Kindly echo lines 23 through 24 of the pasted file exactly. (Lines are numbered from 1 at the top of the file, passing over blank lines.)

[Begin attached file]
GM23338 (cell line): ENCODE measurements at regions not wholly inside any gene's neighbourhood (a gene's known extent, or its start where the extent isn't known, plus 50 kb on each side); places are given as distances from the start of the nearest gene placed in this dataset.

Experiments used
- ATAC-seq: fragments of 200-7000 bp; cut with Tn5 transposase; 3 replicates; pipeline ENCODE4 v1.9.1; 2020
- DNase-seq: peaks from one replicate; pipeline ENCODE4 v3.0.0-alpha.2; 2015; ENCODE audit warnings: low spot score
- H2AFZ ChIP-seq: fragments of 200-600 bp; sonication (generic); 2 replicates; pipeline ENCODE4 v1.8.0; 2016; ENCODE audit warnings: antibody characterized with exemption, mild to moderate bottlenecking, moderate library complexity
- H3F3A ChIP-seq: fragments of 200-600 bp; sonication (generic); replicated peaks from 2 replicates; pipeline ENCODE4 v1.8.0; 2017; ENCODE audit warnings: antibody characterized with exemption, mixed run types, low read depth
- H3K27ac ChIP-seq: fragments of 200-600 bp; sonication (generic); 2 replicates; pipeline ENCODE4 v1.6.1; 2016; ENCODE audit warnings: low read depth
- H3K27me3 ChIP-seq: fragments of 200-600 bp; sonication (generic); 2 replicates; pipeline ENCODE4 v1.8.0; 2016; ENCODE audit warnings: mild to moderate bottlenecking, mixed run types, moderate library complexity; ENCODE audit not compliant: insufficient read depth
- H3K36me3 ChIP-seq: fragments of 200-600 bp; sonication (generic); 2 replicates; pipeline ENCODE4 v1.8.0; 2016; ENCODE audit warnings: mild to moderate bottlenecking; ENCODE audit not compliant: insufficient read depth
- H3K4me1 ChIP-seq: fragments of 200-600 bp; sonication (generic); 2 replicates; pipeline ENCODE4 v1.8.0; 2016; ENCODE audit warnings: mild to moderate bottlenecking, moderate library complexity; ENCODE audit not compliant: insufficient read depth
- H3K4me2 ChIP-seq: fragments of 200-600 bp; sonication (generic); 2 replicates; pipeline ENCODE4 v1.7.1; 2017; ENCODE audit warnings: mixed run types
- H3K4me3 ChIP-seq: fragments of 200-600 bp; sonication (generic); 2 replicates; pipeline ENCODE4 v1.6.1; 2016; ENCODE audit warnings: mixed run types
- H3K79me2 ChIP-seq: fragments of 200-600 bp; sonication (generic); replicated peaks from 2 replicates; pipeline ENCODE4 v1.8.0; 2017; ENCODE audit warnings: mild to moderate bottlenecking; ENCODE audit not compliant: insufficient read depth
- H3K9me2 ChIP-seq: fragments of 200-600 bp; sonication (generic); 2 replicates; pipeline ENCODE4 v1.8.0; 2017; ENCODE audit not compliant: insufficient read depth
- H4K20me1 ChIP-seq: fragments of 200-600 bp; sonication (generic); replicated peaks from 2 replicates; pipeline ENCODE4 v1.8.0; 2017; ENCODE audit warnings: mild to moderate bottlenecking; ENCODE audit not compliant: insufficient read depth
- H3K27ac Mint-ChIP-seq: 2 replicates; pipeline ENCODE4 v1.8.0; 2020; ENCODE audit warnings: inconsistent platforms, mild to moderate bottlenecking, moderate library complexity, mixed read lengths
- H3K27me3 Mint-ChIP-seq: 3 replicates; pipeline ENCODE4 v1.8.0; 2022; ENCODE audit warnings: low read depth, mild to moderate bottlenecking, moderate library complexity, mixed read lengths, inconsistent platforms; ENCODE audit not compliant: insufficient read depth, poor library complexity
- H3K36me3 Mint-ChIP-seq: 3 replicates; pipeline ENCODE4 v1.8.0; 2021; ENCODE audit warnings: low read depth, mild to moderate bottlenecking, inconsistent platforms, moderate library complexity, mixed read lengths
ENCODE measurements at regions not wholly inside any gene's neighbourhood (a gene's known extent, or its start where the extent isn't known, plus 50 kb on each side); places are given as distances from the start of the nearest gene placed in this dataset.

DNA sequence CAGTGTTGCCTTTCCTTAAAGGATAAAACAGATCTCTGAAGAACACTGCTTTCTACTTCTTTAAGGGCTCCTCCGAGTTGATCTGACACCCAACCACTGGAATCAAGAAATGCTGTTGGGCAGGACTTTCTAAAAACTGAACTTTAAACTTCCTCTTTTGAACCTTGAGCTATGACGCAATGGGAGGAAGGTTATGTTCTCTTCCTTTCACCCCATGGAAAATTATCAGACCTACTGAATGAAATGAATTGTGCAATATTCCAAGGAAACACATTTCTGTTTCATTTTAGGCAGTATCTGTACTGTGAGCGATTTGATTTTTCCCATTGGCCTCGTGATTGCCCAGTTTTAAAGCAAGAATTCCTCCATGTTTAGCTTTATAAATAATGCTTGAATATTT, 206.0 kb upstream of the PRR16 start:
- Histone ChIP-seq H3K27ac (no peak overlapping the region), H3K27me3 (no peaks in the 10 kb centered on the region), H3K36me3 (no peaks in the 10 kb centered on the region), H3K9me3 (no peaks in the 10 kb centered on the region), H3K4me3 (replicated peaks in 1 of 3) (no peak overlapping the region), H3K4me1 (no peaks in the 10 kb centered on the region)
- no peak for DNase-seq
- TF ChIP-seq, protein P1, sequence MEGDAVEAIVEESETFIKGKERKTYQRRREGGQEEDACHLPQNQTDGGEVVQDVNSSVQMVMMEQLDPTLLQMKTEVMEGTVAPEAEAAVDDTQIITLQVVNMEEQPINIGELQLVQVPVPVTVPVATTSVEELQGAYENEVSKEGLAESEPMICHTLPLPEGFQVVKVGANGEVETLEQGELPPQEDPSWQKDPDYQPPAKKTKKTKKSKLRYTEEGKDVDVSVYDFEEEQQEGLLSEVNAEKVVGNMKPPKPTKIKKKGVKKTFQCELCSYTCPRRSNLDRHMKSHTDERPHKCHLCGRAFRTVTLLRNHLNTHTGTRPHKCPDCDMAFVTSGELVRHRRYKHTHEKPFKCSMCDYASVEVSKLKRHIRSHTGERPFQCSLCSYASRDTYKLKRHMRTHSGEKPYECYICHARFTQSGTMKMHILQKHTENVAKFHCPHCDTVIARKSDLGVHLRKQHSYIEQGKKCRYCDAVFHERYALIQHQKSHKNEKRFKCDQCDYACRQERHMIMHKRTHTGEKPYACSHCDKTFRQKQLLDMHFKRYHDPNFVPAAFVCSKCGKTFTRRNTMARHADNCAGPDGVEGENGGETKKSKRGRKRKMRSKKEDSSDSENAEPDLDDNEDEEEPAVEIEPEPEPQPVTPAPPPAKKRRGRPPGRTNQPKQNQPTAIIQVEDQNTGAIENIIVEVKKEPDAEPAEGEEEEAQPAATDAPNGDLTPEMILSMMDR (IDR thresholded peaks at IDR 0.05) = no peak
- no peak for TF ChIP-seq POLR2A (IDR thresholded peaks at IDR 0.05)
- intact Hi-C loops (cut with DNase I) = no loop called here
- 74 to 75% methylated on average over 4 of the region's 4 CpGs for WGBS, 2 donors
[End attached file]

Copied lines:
- TF ChIP-seq, protein P1, sequence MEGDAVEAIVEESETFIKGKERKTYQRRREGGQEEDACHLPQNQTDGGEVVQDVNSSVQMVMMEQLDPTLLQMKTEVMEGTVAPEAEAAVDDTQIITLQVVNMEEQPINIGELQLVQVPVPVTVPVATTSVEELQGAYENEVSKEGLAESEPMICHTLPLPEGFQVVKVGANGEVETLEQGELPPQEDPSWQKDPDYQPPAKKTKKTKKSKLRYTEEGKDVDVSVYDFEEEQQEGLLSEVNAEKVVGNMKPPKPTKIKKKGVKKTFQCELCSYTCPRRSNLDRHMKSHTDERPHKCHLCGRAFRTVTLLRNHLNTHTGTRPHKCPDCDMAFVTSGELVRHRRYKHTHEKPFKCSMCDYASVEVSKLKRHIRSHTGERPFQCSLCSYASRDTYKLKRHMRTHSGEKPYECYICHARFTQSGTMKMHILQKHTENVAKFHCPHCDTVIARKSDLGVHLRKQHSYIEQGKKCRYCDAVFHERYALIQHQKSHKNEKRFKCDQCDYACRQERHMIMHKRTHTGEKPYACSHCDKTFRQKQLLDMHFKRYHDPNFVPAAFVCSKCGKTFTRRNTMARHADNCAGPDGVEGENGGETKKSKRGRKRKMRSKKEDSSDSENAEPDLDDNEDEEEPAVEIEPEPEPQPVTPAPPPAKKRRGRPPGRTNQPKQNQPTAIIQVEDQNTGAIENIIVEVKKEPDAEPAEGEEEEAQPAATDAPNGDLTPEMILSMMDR (IDR thresholded peaks at IDR 0.05) = no peak
- no peak for TF ChIP-seq POLR2A (IDR thresholded peaks at IDR 0.05)